From energy to education, students from around the world gather to try to solve Abu Dhabi's challenges.
Abu Dhabi hosts Global Issues Network for the first time
ABU DHABI // Students from around the world came together in the capital at the weekend to discuss some of the emirate's major challenges.
The Global Issues Network was held for the first time in Abu Dhabi, bringing together 50 high school and university students from countries including Spain, the United States and Bahrain.
Topics covered included health, education, energy, technology and waste management.
Unlike a Model UN, there was no set agenda - instead, students were given broad topics to address. The only challenge was to make their solutions Abu Dhabi-specific.
Groups of students presented their findings and made suggestions to industry and government experts from at home and abroad.
Jean Drummond, president of HCD International, a US-based strategic consulting firm committed to improving the quality of health care and reducing cost, was impressed by the presentations.
Yesterday, she heard a group's work on the link between diabetes and depression and how to raise awareness and increase the quality of care. Sufferers of diabetes are 30 per cent more likely to suffer from depression.
"I like how the presenter said he wanted to create a generation that is sensitive to mental health," Ms Drummond said. "Health care is still not totally embracing mental-health issues."
Some built on proven projects, such as focusing on methods of removing dust from solar panels, which are already used by the US space agency, Nasa. "Building on methods already proven is also great ... with all our solutions we don't have to go back to zero," she said.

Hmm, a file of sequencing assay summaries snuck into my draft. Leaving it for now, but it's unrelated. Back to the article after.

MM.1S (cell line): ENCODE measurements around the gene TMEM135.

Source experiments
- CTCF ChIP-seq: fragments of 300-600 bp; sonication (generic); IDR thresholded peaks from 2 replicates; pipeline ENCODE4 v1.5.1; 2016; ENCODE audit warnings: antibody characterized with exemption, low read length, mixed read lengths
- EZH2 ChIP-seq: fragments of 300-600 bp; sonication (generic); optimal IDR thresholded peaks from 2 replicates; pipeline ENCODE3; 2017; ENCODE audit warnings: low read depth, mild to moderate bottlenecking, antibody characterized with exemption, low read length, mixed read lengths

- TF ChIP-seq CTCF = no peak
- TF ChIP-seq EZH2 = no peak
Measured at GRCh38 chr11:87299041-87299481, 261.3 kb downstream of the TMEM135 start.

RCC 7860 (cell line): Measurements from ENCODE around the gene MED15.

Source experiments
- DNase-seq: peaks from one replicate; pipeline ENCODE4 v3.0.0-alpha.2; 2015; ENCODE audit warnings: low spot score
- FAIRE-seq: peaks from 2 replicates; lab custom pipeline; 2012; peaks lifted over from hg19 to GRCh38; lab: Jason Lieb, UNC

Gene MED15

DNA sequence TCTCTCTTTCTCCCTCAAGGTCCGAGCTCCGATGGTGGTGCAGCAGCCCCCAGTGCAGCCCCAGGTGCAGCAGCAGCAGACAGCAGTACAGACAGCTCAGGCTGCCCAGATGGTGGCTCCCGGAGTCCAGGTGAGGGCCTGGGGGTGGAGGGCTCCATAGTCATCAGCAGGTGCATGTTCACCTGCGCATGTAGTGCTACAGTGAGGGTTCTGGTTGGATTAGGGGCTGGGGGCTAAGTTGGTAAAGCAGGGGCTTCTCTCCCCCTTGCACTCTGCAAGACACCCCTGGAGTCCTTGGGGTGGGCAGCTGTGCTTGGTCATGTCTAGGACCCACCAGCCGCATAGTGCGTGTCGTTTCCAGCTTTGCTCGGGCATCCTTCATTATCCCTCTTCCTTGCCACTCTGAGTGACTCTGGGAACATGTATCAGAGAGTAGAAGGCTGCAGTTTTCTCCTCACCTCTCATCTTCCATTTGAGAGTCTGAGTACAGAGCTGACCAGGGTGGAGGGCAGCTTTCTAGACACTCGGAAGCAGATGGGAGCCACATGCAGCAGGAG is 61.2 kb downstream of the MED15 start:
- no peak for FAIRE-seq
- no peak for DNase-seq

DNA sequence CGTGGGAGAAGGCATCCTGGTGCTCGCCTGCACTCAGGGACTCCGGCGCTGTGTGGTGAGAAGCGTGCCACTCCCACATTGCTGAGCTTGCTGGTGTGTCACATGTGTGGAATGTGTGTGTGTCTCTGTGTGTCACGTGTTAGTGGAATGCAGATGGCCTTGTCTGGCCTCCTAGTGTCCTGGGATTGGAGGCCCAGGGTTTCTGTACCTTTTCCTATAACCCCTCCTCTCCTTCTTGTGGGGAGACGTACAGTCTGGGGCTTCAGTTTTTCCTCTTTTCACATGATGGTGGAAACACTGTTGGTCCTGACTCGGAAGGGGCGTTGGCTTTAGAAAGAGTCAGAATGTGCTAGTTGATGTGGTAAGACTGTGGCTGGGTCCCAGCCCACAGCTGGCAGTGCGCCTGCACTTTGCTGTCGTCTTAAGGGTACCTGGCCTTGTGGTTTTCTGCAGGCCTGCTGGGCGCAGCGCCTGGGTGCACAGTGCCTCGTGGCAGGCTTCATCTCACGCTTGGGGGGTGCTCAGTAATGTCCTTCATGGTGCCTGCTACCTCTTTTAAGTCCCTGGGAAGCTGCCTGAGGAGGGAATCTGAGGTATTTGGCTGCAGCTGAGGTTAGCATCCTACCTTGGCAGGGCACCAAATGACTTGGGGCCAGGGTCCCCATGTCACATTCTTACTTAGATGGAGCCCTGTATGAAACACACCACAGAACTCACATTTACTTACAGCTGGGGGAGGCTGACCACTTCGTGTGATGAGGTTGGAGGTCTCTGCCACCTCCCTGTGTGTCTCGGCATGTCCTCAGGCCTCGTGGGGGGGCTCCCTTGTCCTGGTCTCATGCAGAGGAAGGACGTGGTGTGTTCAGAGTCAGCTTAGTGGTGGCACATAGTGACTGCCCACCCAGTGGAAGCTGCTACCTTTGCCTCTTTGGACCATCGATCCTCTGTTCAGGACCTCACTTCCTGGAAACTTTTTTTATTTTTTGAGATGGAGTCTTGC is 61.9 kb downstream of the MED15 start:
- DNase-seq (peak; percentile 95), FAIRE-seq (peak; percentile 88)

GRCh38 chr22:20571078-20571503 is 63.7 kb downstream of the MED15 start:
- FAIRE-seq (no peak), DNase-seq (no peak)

Rustein Merriweather and his twin brother, Travis, travelled from Texas for the event. Their presentation focused on the use of music in education, aimed at the Abu Dhabi Education Council (Adec) and its focus on "increasing creativity and parental involvement" in schools.
Rustein quoted studies that have shown the positive effects of music in learning, from increased brain capacity to improved exam scores.
They proposed a one-year trial of various extra-curricular activity in schools, which they predicted would see a "10 per cent increase in standardised exam scores" as well as "structural brain growth" that could be proven by MRI scanning.
The projects presented will be considered by local government officials. Representatives from Adec and the Khalifa Fund were present yesterday.
"The students are getting the chance to be heard by our partners in government," said Ben Jance, executive director of the conference and a student at New York University Abu Dhabi (NYUAD), which hosted the conference. "We can't force anyone to do anything but we hope this sparks a collaboration between the students and government on an influential level."
Osama Salman, 19, from the UK, another student at NYUAD, was one of the organisers of the event.
"We're the future generation and future world leaders, so if we can have a say and influence government officials, and these people think our ideas are good and may work with us towards implementation, that would be great."
Mr Jance added: "It's not as much about influencing government officials as working with them."
Amal Al Junaibi, a 21-year-old business student from Sharjah Women's College, was one of 10 Emirati students at the event.
"It's interesting to interact with students from different countries and colleges," she said. "It's about building your confidence as you work on your teamwork skills and communication skills, so this has really helped me develop this."